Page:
• I received the back-up offer and called the seller to arrange a meeting. I presented them with the back-up offer and a form to terminate the first sale for failing to meet the terms of the agreement. To their credit, the seller admitted feeling uneasy and questioned the ethics of switching buyers. As I explained to him, the essence of the situation (and the reason for this post) is that the buyer made an offer they were not able or willing to honor and was apparently represented by an agent who, to say the least, was unable to get the sale done as agreed.

Of course no agent can control or dictate what their client does but this agent’s conduct/ performance contributed to our situation. He should have generated an addendum extending the due date for deposit and the contingency to avoid a “default”. Had that been done, delaying settlement would not have posed a problem for the seller. Unfortunately, in addition to whatever the buyer was thinking, the agent never demonstrated the ability to convince us that we were going to complete the sale so the seller made the “business” decision to terminate the first offer and switch to another. Had there been no “back-up” offer, who knows what would have happened.

As I always like to say, HIRE WISELY! In this case, it goes both ways. Perhaps the agent should have declined the opportunity to represent this buyer.

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October 14, 2017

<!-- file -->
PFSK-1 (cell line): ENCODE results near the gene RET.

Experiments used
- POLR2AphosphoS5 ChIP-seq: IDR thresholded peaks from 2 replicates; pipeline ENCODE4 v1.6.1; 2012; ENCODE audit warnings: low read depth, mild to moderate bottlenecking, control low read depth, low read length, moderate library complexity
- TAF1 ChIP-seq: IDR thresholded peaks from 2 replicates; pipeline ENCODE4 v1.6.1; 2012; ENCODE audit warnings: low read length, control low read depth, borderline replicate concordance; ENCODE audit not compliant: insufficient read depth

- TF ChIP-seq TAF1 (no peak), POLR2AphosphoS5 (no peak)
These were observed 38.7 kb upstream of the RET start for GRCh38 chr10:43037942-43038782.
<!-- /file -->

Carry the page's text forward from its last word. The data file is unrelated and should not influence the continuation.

Property Tax Reduction: The Illusion

Filed under: Uncategorized — awetzel @ 12:50 PM

I think I can safely say the no one likes paying property taxes.  You save to buy a house. typically dependent on some “down payment” (your savings!), go through an often tedious and frustrating process, make 180 to 360 monthly payments, pay property insurance, incur maintenance costs and, hopefully, improve your “castle” to better fit your wants and needs to make it a home.  At some point your monthly payments end and you OWN your very own piece of planet Earth.  Then the tax bill comes.  There are several taxes but let’s focus on the largest one which pays for public education.  Those bills keep coming year after year and they go up and up regardless of whether your house is worth more or not.  Your assessed value may stay the same but the millage goes up to yield the revenue our elected officials say they need to meet their budget.  For years there seemed to be no control over how much they could raise YOUR tax bill but that has changed.  For better or not, we still are TOLD what THEY WANT!

Public education is a right, not a privilege so money has to be raised to pay for everything related to schools and education.  I will not debate specifics regarding salaries, the union or other topics often debated but I will express several underlying concerns.  They include:

  • some municipalities have tax levies that make the monthly tax payment look like a “principle and interest” payment.  This excludes some buyers!  In fact, many buyers are diverted from areas solely because they do not qualify when the school taxes are factored in.  I guess this kind of “steering” is acceptable;